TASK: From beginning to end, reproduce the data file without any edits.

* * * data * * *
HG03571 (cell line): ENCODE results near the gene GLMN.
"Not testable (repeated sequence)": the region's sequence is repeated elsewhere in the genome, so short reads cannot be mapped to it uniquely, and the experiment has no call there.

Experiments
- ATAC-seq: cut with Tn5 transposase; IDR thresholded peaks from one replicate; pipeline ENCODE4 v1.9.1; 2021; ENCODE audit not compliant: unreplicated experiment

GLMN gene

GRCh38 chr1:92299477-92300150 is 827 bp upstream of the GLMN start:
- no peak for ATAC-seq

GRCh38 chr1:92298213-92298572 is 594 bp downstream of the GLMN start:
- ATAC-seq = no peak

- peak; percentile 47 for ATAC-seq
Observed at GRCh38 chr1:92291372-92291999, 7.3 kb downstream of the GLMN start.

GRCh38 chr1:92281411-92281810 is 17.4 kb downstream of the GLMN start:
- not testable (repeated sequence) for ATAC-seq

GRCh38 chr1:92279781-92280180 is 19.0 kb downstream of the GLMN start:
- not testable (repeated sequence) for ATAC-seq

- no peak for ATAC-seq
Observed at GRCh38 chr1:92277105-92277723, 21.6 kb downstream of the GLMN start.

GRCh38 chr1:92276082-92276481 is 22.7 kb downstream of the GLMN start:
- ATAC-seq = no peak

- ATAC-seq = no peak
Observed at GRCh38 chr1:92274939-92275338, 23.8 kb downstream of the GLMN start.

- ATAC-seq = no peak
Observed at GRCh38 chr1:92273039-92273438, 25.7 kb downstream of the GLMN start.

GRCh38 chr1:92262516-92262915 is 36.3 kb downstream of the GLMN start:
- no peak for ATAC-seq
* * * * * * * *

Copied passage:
HG03571 (cell line): ENCODE results near the gene GLMN.
"Not testable (repeated sequence)": the region's sequence is repeated elsewhere in the genome, so short reads cannot be mapped to it uniquely, and the experiment has no call there.

Experiments
- ATAC-seq: cut with Tn5 transposase; IDR thresholded peaks from one replicate; pipeline ENCODE4 v1.9.1; 2021; ENCODE audit not compliant: unreplicated experiment

GLMN gene

GRCh38 chr1:92299477-92300150 is 827 bp upstream of the GLMN start:
- no peak for ATAC-seq

GRCh38 chr1:92298213-92298572 is 594 bp downstream of the GLMN start:
- ATAC-seq = no peak

- peak; percentile 47 for ATAC-seq
Observed at GRCh38 chr1:92291372-92291999, 7.3 kb downstream of the GLMN start.

GRCh38 chr1:92281411-92281810 is 17.4 kb downstream of the GLMN start:
- not testable (repeated sequence) for ATAC-seq

GRCh38 chr1:92279781-92280180 is 19.0 kb downstream of the GLMN start:
- not testable (repeated sequence) for ATAC-seq

- no peak for ATAC-seq
Observed at GRCh38 chr1:92277105-92277723, 21.6 kb downstream of the GLMN start.

GRCh38 chr1:92276082-92276481 is 22.7 kb downstream of the GLMN start:
- ATAC-seq = no peak

- ATAC-seq = no peak
Observed at GRCh38 chr1:92274939-92275338, 23.8 kb downstream of the GLMN start.

- ATAC-seq = no peak
Observed at GRCh38 chr1:92273039-92273438, 25.7 kb downstream of the GLMN start.

GRCh38 chr1:92262516-92262915 is 36.3 kb downstream of the GLMN start:
- no peak for ATAC-seq